Top Israeli officials continue to rebuff Obama's call for the country to freeze all settlement construction in the West Bank. Obama's demand, which he reiterated strongly in an interview with National Public Radio ahead of his trip, is seen as a far tougher stance than that taken by his predecessor in the White House.
Whereas prior administrations generally opposed settlement construction, they allowed for "natural growth" of existing settlements.
But speaking to NPR, Obama said he has told the Israelis "both privately and publicly" that their obligation includes a freeze on settlements, "including natural growth."
Prime Minister Benjamin Netanyahu and other Israeli officials have rejected that demand. And Israeli media have fixed on the spat as the U.S. president tours Saudi Arabia, Egypt, and later France and Germany, while skipping Israel.
The Israeli newspapers on Wednesday were packed with stories on what they called a "settlement row," a "public spat" and the United States' "hard-line" stance.
"Israeli-American relations are entering their most serious tailspin in a decade," newspaper Ha'aretz said in its analysis of what it called Obama's "tough love" on Wednesday.
"There's no denying the disturbing change in tone emanating from Washington, which is elevating the settlement issue to an importance which is disproportionate," declared The Jerusalem Post in a recent editorial, accusing Obama of "coddling" the Palestinians while getting tough on Israel.
The editorial said Israel needs to dismantle illegal outposts but suggested that freezing all settlement growth would do little to advance peace with the Palestinians.
Obama met Tuesday, before flying out, with Israeli Defense Minister Ehud Barak. He reportedly reiterated his settlement position. With Obama now overseas, Vice President Joe Biden was following up in a meeting with Barak Wednesday in Washington.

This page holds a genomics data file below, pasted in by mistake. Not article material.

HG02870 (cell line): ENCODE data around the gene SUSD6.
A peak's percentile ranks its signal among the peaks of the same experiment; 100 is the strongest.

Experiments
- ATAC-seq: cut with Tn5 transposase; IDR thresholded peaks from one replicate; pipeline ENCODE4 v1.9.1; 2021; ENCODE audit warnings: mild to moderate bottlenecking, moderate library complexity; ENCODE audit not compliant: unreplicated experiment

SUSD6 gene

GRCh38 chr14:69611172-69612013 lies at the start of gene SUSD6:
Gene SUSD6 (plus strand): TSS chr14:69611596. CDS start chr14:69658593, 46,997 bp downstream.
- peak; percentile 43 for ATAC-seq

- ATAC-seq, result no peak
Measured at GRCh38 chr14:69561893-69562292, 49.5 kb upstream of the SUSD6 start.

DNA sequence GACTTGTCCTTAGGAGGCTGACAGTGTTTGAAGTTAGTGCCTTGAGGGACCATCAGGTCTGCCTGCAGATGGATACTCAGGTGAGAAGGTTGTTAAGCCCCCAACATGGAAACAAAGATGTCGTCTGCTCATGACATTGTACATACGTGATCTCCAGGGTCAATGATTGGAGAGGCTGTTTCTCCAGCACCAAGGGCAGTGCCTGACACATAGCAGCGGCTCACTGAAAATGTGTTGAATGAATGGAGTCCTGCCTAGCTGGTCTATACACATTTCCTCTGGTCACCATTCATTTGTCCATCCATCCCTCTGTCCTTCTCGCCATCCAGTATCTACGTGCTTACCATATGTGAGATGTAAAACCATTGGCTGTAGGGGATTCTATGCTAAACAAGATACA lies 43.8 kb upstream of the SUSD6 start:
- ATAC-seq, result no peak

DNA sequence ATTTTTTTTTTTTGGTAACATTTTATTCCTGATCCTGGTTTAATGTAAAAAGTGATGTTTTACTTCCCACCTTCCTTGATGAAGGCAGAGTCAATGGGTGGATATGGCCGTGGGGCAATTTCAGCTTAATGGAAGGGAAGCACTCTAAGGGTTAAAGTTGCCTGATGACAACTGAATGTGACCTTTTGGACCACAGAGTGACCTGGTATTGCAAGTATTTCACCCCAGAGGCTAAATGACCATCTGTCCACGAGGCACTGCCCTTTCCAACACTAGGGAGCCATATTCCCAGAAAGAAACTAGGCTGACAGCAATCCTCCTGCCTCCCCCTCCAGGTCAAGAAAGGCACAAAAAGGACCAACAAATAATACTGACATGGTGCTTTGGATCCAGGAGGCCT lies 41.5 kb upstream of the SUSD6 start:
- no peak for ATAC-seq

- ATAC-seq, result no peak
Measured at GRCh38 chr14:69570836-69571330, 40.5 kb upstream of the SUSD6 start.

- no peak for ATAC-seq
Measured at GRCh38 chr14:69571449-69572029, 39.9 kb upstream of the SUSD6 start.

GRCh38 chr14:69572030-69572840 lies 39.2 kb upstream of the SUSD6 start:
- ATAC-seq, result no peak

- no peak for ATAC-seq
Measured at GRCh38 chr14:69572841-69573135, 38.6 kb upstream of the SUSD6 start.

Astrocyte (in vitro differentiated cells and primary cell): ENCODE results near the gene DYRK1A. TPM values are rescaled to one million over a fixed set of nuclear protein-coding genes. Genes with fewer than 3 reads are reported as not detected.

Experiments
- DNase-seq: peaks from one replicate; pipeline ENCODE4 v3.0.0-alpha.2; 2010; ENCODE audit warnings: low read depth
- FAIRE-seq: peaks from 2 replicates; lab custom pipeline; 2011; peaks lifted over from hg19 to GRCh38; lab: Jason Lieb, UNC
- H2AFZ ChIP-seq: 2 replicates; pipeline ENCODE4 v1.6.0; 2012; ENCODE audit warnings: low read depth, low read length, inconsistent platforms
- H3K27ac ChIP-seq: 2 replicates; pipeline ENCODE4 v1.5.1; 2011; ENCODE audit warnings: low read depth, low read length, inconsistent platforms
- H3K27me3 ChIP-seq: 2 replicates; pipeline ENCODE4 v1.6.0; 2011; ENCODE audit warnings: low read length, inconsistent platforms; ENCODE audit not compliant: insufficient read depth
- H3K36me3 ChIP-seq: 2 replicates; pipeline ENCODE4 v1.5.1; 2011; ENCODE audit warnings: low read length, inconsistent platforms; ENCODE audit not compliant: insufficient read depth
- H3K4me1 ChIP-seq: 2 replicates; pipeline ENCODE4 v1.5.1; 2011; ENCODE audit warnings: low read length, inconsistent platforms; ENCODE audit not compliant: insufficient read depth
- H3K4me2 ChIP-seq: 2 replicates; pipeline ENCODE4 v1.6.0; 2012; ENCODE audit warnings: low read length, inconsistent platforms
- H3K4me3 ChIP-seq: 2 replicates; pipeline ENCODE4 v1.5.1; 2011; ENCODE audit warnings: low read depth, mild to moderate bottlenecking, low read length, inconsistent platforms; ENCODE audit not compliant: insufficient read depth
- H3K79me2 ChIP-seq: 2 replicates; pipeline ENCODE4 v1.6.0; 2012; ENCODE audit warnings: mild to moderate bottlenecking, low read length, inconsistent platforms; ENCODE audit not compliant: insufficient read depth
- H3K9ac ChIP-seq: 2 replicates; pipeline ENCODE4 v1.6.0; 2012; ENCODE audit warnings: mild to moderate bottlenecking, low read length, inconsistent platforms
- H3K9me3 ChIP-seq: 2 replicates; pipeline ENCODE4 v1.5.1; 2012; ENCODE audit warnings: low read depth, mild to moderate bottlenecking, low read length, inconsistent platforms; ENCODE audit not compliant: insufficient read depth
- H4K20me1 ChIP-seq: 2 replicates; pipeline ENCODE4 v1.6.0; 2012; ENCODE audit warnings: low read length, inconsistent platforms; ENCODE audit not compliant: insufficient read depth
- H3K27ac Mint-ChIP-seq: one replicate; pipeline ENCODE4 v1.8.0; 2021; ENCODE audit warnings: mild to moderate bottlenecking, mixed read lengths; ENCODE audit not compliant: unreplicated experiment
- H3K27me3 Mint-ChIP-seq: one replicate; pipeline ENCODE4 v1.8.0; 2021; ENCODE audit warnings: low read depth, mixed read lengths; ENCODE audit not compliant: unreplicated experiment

Meanwhile, Israel's Vice Prime Minister Silvan Shalom told reporters at the United Nations Tuesday that "natural growth is needed ... and that's something that should be understood."
Shalom said Israel has committed to halting construction of new settlements, but that natural population growth requires the continued construction of facilities like classrooms and doctors' offices.
Ha'aretz reported that Obama intends to give Netanyahu four to six weeks to give an "updated position" on West Bank settlements and the goal of a two-state solution.
Obama told NPR that the he still believes the United States has a "special relationship" with Israel, but that the "status quo is unsustainable" and that movement toward a Palestinian state is critical to Israeli security.
"The current trajectory in the region is profoundly negative," Obama said. "Not only for Israeli interests but also U.S. interests."
Some analysts see potential progress in Obama's demands, since it could prompt Arab nations to work more earnestly toward peace with Israel.
Nathan Brown, a political scientist at George Washington University, said Obama's demand that Israel freeze settlements will make Arab leaders pay close attention to his speech this week.
"His predecessor, who did talk two-state solution, was not taken seriously because there was no change on the ground," he said, explaining that Muslims want to see something concrete go along with the platitudes.
Israeli politician Haim Oron told The Jerusalem Post Wednesday that Obama's stance is "correct" and in Israel's best interest. He dismissed the concerns of what he called the "Israeli Right."